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Daily Living — Sleep Problems

Sleep Problems in Children

Boy in bed, awake on his phone.

Marcy Willard


Last modified 19 Oct 2023

Published 16 Jan 2022

What are Sleep Problems in Childhood?

Sleep problems in childhood include trouble falling asleep, staying asleep, or waking up early. 

Sleep is foundational and one of the most important aspects of daily living for the whole family. Sometimes children with developmental delays may struggle the most with sleep. But, sleep is an issue that impacts many families and children of various ages.

Having a child who does not sleep well can be very stressful. You may find that your child always needs just one more thing before they can go to bed. For example, ‘I need a glass of water,’ ‘I need six stuffed animals in my bed,’ or ‘Mom, can I sleep in your room?’ may be frequent phrases around your house.

Parents may be frustrated and exhausted. Siblings may get annoyed by the sound of a little sister crying at midnight.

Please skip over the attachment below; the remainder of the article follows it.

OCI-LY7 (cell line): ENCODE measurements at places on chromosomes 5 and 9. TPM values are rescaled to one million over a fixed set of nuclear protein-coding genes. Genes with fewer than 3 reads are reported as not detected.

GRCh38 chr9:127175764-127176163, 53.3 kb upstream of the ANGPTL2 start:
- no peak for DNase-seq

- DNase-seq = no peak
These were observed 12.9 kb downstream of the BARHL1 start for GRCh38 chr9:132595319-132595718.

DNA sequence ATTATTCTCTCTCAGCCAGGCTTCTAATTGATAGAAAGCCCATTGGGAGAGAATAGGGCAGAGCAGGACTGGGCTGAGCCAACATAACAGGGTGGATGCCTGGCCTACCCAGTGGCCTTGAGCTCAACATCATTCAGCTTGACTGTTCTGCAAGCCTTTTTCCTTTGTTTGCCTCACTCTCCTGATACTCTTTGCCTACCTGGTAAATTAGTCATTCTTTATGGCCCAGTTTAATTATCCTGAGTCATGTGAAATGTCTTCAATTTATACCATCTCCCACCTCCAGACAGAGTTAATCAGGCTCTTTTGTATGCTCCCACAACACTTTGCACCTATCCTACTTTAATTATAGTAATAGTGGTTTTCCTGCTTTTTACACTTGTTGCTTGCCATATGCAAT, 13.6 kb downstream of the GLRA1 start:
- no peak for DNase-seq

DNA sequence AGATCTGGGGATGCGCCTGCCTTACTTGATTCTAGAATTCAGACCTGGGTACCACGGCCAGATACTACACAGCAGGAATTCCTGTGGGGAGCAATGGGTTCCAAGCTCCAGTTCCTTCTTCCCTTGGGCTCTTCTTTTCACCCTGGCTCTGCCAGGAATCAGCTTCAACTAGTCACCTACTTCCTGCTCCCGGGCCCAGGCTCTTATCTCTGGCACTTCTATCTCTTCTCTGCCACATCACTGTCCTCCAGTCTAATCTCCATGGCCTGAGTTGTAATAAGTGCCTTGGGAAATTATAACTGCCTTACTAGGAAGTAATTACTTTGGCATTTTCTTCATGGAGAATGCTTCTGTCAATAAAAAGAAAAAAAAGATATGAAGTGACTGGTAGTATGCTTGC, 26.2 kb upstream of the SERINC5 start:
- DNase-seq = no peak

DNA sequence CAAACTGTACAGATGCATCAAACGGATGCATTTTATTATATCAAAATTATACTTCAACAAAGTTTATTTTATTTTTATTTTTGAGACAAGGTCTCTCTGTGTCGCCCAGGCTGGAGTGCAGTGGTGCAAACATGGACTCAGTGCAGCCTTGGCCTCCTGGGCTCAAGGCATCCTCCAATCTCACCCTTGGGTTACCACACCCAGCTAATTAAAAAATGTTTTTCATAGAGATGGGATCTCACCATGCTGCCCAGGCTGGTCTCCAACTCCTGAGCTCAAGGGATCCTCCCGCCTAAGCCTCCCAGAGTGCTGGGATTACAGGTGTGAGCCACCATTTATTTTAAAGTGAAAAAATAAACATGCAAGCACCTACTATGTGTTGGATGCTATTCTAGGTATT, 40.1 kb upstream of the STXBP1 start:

Poor sleep habits may impair your child’s daily functioning. The following day, they may fall asleep at school or have learning problems due to chronic drowsiness. Health problems may result due to lack of sleep. For example, some kids keep getting sick with every little bug that goes around due to poor sleep habits. Nightmares may prevent a child from falling asleep for fear of recurrence.

Getting a better night’s sleep means the world to many families. It can have a huge impact on mood, productivity, family harmony, and daily functioning. 

Symptoms of Sleep Problems in Children

  • You dread bedtime: your child is hard to put down leaving bedtime miserable for your family sleep problems are likely an issue. We would like bedtime to be a calm and welcome routine with stories, cuddling, time to talk, and an easy transition to lights out
  • Nightly interruptions: your child is often saying “Mommy, I can’t sleep!” 
  • Tantrums: if your child throws a fit when you start the bedtime routine or mention the word bedtime, sleep is likely a problem for your family
  • Clinginess, excuses, feigned illness: your child uses any excuse to avoid going to bed
  • Nightmares or night terrors: your child keeps coming into your room in tears, reporting that they had a nightmare, or having a constant pattern of night terrors
  • Long bedtime routine: it takes your child 2 hours or more to get your child to bed 
  • Constant nighttime waking: your child has poor sleep habits causing everyone in your house to lose sleep and wake up grumpy